By law, [agency] does not reward or discipline ALJs for their decisions. A federal statute provides that [agency] may remove, or take certain other disciplinary actions, against an ALJ it employs only for good cause established and determined by the Merit Systems Protection Board on the record after opportunity for hearing before the Board. 5 U.S.C. § 7521.
The agency has adopted rules of recusal [link] that allow a participant to request that the ALJ in charge of his or her case be disqualified if the participant believes the ALJ cannot fairly and impartially decide the case.
If you are dissatisfied with an ALJ’s decision, you can request reconsideration from the ALJ or appeal that decision to [agency office/official]. Visit [link] for information on appealing an ALJ decision. [Agency office/official] may also review your case on [its/his or her] own initiative if there is an issue with the ALJ’s decision.
For Further Information:
- Hiring process: [link]
- Pay rates: [link]
- How cases are assigned to ALJs: [link]
- Communicating with ALJs (ex parte communications): [link]
- Process for addressing allegations that an ALJ has a conflict of interest (recusal and disqualification procedures): [link]
- How to appeal an ALJ decision: [link]
- Case-processing goals: [link]
- Process for addressing allegations of ALJ misconduct: [link]
- Statutory provisions governing ALJs: 5 U.S.C. §§ 554, 557, 3105, 4301, 5372, 7521
- OPM’s regulations governing ALJs: 5 C.F.R. §§ 930.205–930.207, 930.211
- MSPB’s regulations governing ALJs: 5 C.F.R. §§ 1201.127–1201.142
- [Additional legal provisions governing ALJs]
- Executive Orders pertaining to ALJs: E.O. 13,843 (giving agencies control over the hiring process of ALJs) [add other pertinent EOs]
Sample Website Text for Administrative Judges
If agencies have different kinds of adjudicators, they should consider providing a separate webpage for each.
About Our [Insert Adjudicator Title]
[Adjudicator title] at [agency] [conduct hearings and decide cases/review appeals] under [name of authorizing act(s)]. They are part of the [agency component in which adjudicators are located], which is directed by [title of office head] and has offices in [cities]. Visit [link to agency organization chart] to see how [office] relates to other offices at [agency].
[Agency] is committed to ensuring that all hearings and appeals are conducted in a fair and equitable manner. Parties are entitled to a due process hearing presided over by an impartial, qualified [adjudicator title]. [Adjudicator title] resolve cases involving [kinds of cases] in a fair, transparent, and accessible manner. Our [adjudicator title] are appointed pursuant to [authorizing statute] by [agency official] [for terms of [number of years] years], and are [describe qualifications]. [Adjudicator title] are paid according to [[the pay scale for the adjudicator with link to the scale] or [the discretion of the agency head]].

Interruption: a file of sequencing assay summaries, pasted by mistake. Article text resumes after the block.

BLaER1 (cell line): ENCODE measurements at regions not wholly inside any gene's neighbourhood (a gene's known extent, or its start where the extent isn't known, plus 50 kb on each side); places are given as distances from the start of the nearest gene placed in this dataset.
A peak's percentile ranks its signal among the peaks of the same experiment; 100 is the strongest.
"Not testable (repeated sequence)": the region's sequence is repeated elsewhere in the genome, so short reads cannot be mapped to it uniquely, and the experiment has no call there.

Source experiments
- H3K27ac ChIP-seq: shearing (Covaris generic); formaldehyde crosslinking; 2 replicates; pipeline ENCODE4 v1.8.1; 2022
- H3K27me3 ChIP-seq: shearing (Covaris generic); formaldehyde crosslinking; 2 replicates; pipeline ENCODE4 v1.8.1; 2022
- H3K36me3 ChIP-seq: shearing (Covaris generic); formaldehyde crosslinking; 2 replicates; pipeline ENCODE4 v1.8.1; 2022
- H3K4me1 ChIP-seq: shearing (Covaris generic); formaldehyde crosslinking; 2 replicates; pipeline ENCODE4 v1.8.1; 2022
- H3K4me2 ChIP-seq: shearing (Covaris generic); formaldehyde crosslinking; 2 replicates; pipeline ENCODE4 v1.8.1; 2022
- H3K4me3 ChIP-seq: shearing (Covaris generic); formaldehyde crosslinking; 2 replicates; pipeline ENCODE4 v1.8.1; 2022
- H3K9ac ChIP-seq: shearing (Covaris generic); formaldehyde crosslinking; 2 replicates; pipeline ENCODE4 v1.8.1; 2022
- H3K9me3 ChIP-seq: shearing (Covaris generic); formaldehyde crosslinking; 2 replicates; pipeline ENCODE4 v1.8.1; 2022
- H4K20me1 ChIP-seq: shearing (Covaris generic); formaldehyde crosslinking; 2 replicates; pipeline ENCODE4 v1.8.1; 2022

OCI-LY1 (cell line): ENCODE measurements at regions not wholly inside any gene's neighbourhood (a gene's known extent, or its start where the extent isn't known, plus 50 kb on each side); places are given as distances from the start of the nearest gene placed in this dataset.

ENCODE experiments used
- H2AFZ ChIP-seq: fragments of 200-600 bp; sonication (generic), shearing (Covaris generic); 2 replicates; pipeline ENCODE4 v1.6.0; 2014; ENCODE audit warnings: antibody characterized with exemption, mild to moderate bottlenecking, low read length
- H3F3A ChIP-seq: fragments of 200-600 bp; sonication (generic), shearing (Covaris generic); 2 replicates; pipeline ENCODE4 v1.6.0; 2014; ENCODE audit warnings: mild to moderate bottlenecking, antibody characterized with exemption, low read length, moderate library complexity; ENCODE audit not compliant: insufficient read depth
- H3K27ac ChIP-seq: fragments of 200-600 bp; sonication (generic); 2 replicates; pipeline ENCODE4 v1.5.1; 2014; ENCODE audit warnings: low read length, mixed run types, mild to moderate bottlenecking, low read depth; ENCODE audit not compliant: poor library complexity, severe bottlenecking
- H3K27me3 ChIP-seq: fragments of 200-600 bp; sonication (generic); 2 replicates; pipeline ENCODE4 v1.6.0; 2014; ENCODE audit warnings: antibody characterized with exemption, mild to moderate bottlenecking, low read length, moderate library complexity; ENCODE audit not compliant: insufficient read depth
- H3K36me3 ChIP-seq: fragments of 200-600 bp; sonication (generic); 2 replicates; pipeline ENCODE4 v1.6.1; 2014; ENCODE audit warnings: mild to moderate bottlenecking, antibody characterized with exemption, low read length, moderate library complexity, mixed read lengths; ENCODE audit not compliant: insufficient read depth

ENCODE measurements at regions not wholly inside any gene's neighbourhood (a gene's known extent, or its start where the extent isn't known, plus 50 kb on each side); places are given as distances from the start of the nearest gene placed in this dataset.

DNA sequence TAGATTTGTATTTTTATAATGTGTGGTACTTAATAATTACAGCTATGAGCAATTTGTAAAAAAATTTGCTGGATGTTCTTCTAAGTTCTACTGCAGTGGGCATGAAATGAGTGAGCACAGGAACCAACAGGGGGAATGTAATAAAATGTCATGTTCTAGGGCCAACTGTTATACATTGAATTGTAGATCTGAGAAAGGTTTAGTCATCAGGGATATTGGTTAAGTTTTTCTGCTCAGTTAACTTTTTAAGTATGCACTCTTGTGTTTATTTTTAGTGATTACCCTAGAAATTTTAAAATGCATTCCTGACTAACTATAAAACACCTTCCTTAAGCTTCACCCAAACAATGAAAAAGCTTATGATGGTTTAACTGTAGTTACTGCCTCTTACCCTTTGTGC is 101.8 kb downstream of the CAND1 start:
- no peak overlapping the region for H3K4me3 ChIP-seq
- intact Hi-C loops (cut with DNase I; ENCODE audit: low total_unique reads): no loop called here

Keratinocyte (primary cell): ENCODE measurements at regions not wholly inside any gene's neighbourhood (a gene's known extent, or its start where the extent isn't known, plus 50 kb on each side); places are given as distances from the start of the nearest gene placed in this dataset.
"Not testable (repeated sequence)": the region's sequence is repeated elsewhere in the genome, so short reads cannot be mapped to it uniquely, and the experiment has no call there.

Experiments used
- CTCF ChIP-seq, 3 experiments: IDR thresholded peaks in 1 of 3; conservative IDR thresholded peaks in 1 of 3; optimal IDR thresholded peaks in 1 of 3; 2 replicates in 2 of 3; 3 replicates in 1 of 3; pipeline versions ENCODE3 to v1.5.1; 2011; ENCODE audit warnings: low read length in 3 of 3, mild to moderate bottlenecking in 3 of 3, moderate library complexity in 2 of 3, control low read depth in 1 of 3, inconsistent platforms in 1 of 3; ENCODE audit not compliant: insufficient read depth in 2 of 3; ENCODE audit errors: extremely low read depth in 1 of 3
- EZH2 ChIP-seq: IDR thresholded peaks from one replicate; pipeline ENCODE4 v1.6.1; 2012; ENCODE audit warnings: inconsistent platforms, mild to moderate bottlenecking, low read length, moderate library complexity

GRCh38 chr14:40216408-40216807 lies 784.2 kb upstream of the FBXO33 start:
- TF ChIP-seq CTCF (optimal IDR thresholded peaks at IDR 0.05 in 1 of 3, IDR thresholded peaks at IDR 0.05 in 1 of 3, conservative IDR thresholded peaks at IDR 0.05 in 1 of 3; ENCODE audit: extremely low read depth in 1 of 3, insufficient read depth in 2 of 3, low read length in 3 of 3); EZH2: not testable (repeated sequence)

Cases are [describe how cases are assigned]. The [adjudicator title] assigned to your case is responsible for [job duties, like taking evidence, hearing objections, issuing decisions]. [Description of policies (if any exist) that ensure the agency component or adjudicators remain independent from investigative or enforcement activities]. [Description of rules about ex parte communications, if any exist].
[Agency official or body] is responsible for evaluating the quality of [adjudicator title] decisions, and [agency official or body] conducts performance reviews of [adjudicator title]. [Agency official/entity from another agency] may remove the [adjudicator title] or [agency official or body/other entity] may discipline the [adjudicator title] by [kinds of discipline] when warranted.
The agency has adopted rules of recusal [link] that allow a participant to request that the [adjudicator title] in charge of his or her case be disqualified if the participant believes the [adjudicator title] cannot fairly and impartially decide the case.
If you are dissatisfied with an [adjudicator title] decision, you can request reconsideration from the [adjudicator title] or appeal that decision to [agency office/official]. Visit [link] for information on appealing an [adjudicator title] decision. [Agency office/official] may also review your case on [its/his or her] own initiative if there is an issue with the [adjudicator title]’s decision.